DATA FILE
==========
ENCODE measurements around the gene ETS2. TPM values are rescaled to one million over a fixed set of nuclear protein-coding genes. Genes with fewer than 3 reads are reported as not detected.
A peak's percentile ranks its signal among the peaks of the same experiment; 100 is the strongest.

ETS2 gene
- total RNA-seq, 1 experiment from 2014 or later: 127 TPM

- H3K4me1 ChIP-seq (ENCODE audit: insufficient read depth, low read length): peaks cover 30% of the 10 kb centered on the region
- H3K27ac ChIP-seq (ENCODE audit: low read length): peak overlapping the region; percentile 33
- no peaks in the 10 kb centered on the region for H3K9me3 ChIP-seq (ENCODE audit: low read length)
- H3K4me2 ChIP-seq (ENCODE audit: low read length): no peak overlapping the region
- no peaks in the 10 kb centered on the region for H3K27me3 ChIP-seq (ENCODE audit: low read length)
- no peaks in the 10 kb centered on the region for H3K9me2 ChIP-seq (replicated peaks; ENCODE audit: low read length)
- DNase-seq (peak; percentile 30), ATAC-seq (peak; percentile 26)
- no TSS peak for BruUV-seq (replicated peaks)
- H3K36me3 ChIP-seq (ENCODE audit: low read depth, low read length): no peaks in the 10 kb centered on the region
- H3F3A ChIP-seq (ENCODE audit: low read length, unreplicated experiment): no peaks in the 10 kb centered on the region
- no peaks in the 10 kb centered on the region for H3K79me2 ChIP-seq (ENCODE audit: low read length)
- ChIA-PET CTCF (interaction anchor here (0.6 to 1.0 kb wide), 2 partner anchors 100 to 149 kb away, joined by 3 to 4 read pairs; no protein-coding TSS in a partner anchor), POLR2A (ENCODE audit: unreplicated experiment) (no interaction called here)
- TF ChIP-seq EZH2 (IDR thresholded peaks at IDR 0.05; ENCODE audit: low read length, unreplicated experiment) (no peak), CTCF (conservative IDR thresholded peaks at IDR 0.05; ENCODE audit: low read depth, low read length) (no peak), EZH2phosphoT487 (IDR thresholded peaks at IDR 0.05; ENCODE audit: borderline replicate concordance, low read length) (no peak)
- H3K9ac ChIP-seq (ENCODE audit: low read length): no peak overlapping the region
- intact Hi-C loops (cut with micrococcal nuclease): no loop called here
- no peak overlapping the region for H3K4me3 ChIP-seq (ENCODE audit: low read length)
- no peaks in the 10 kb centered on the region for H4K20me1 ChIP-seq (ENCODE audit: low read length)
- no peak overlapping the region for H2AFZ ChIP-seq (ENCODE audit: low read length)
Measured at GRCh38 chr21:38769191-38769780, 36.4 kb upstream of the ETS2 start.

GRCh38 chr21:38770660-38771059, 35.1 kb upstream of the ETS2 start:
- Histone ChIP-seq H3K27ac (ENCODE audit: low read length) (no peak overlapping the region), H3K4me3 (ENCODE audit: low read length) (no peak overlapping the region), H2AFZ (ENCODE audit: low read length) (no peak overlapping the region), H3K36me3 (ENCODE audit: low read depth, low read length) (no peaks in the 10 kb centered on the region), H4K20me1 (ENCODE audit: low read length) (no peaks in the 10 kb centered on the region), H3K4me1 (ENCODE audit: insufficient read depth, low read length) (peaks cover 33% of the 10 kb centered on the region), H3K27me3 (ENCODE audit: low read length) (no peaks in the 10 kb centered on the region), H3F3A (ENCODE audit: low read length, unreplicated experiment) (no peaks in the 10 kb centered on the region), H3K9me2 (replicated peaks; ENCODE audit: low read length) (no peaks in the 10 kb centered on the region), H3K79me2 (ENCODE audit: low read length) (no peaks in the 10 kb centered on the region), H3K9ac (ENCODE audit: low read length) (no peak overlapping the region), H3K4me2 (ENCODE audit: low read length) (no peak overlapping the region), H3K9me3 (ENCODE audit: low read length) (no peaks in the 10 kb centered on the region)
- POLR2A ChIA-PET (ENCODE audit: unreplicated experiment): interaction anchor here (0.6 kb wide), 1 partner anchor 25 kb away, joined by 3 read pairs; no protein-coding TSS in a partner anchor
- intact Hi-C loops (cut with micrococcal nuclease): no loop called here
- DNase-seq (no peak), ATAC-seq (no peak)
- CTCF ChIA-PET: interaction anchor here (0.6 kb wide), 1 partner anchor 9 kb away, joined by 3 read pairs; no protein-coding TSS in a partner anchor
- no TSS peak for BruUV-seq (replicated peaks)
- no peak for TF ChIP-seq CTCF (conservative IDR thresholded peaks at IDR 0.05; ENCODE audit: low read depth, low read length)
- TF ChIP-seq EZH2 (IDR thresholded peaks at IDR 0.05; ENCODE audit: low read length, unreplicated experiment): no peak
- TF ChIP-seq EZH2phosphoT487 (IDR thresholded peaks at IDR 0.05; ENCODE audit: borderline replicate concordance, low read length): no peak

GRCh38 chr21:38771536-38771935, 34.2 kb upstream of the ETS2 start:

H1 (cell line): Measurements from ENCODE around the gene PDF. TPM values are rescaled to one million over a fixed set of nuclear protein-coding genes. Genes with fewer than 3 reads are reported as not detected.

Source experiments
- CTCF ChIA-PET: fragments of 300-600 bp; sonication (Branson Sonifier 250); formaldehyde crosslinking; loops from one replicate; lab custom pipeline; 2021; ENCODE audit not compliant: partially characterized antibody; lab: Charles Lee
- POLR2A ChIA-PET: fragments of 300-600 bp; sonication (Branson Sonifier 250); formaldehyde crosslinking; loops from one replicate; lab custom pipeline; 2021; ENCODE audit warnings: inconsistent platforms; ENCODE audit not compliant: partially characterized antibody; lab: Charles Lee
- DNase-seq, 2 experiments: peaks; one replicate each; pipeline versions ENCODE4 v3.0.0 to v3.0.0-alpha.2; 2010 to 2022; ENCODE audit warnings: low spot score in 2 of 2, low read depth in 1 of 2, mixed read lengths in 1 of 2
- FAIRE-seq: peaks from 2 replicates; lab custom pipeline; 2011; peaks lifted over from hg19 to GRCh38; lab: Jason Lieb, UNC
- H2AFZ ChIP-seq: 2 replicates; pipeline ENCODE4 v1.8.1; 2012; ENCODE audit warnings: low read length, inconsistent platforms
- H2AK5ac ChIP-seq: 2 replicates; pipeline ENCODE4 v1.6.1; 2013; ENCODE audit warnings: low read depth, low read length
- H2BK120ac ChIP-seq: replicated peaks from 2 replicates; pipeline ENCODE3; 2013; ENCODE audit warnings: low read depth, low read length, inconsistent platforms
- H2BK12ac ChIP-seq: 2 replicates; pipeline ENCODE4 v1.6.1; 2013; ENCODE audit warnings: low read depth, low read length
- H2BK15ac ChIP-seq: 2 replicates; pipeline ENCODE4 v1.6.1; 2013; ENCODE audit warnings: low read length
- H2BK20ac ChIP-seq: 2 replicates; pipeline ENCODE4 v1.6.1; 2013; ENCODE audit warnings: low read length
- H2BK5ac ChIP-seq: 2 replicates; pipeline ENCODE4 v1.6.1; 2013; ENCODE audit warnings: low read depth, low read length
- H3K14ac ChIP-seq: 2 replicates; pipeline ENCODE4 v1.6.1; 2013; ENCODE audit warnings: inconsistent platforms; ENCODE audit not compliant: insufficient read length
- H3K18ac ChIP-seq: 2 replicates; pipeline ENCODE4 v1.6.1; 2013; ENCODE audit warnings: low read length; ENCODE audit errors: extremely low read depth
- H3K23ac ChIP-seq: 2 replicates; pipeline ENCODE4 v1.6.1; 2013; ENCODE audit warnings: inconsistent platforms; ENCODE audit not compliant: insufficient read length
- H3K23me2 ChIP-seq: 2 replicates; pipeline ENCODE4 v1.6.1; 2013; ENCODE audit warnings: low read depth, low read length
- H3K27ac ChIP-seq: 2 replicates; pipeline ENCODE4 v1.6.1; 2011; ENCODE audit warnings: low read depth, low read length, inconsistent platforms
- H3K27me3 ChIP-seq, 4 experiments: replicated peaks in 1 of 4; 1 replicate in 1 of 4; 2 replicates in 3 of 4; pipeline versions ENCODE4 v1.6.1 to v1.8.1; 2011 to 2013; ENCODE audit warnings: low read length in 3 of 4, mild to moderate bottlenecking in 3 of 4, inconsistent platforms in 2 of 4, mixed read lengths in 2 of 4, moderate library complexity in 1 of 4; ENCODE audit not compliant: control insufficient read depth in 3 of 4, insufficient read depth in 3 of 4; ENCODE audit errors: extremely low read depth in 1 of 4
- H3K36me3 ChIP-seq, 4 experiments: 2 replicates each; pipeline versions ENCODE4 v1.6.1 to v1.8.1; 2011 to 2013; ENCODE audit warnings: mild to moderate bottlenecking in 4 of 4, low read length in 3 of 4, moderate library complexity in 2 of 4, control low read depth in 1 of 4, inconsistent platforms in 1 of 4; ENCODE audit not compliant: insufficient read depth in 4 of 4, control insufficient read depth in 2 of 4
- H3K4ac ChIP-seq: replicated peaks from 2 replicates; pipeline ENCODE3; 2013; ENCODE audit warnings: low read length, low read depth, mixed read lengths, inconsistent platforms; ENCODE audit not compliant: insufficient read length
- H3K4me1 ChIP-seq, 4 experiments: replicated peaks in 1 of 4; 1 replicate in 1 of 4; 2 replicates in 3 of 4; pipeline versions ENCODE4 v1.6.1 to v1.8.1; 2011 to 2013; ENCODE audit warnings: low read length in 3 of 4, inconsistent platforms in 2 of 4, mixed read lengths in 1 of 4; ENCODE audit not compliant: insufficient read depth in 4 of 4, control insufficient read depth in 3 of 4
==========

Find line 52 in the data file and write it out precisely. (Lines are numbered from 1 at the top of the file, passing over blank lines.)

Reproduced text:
- H3K27ac ChIP-seq: 2 replicates; pipeline ENCODE4 v1.6.1; 2011; ENCODE audit warnings: low read depth, low read length, inconsistent platforms